Another diner and I each spoke to him separately and I went to one of the white-coats, but nothing changed.  We decided to make it a joke and I’m sure our (okay, my) derisive comments and downright snarky rudeness about him were overheard by him, but I was past caring.   A scathing letter, as well as post-cruise comments, have been conveyed to Princess.  In the interim, if you’re aboard the Emerald and on that first night, your waiter’s nametag says Rene (because he sure won’t introduce himself!), run fast and run far . . .

Edited by rdsqrl
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But What About the Food?

Overall, it was a B+.  The one entrée I sent back (to the silent but still clearly expressed fury of Rene) was what would have been a delicious dish marred by the addition of balsamic vinegar to the sauce.  I love balsamic, but on lettuce, not on fish.  Escargot was available by request but off-menu – although unbeknownst to us because that would have meant Rene would have had to communicate information.  I don’t eat it and I don’t recall how the escargot lover at our table ended up with her fix; she must have seen someone at another table being served, or perhaps our assistant waiter mentioned them.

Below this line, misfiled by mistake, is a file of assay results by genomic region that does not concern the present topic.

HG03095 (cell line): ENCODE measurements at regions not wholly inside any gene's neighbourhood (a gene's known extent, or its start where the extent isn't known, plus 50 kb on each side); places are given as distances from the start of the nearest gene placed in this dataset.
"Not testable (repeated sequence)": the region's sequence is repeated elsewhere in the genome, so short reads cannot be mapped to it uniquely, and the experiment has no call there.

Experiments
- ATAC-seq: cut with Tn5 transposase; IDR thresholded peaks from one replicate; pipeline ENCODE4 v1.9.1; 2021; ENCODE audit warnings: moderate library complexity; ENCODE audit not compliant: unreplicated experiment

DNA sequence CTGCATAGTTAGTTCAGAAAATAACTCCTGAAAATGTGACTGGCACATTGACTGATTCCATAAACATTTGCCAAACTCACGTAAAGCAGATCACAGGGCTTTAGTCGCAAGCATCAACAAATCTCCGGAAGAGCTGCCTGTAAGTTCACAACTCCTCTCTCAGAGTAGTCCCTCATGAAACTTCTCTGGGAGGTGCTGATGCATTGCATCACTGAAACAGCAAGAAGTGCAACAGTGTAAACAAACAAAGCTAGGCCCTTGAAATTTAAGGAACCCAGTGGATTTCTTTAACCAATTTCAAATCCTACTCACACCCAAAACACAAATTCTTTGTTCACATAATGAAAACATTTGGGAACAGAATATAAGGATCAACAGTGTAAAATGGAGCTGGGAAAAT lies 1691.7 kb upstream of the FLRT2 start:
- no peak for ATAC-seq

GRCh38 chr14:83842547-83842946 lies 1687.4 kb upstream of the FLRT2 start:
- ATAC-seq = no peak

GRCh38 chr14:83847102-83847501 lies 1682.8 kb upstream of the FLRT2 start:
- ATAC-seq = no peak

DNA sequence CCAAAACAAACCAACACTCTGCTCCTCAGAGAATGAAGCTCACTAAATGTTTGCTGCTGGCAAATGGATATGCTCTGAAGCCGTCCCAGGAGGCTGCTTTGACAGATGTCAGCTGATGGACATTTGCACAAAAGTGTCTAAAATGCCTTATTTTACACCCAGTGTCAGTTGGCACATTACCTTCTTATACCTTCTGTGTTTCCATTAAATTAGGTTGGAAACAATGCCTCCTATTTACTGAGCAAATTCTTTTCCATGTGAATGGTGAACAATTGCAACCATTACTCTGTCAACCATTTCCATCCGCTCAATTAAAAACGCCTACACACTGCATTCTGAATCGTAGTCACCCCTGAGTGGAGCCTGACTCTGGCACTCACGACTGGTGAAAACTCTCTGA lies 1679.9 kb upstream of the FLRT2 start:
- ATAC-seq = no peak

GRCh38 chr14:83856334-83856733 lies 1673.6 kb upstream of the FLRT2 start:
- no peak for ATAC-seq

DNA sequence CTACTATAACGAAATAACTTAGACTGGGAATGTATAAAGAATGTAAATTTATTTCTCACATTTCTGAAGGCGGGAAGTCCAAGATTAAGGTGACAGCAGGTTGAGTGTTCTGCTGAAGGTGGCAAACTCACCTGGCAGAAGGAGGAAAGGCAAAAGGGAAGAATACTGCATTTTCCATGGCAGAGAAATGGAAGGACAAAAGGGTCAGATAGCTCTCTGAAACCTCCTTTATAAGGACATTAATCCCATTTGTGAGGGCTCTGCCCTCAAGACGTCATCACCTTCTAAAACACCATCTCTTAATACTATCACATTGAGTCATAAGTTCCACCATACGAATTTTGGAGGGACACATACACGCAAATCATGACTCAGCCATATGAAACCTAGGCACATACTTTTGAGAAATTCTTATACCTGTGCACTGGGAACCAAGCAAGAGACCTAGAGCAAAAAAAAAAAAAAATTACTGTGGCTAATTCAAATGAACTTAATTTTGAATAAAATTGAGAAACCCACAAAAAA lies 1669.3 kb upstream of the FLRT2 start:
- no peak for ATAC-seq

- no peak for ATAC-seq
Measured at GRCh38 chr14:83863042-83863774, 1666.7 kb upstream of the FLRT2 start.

Two major disappointments:  the gingerbread soufflé and the goat cheese soufflé.  Clearly the soufflé chef was not up to par.  Maybe he was thrown off his game by the cold pool water.  Both desserts were pallid, almost looking under-cooked.  The GCS tasted fine but without that nice browned top, it lacked a little zazz.  The gingerbread soufflé not only looked uncooked, it totally lacking in actual ginger and completely flavorless.  Such a shame – you look forward to one dessert all year and then, blech. 

But everything else was just fine.  No one starved, that’s for sure! 

 

Entertainment.

The first half of the cruise was packed with shows in the Princess Theatre.  After Costa Rica, *poof* -- the entertainment choices dwindled down.  There was a good comedian, Ken Boyd, and a singer whose name I’ve forgotten, in the Frank Sinatra style.  Unfortunately, his promised Sinatra-only show was cancelled, superseded by a re-do of the previous night’s Magic To Do, which had had to be cancelled due to technical difficulties.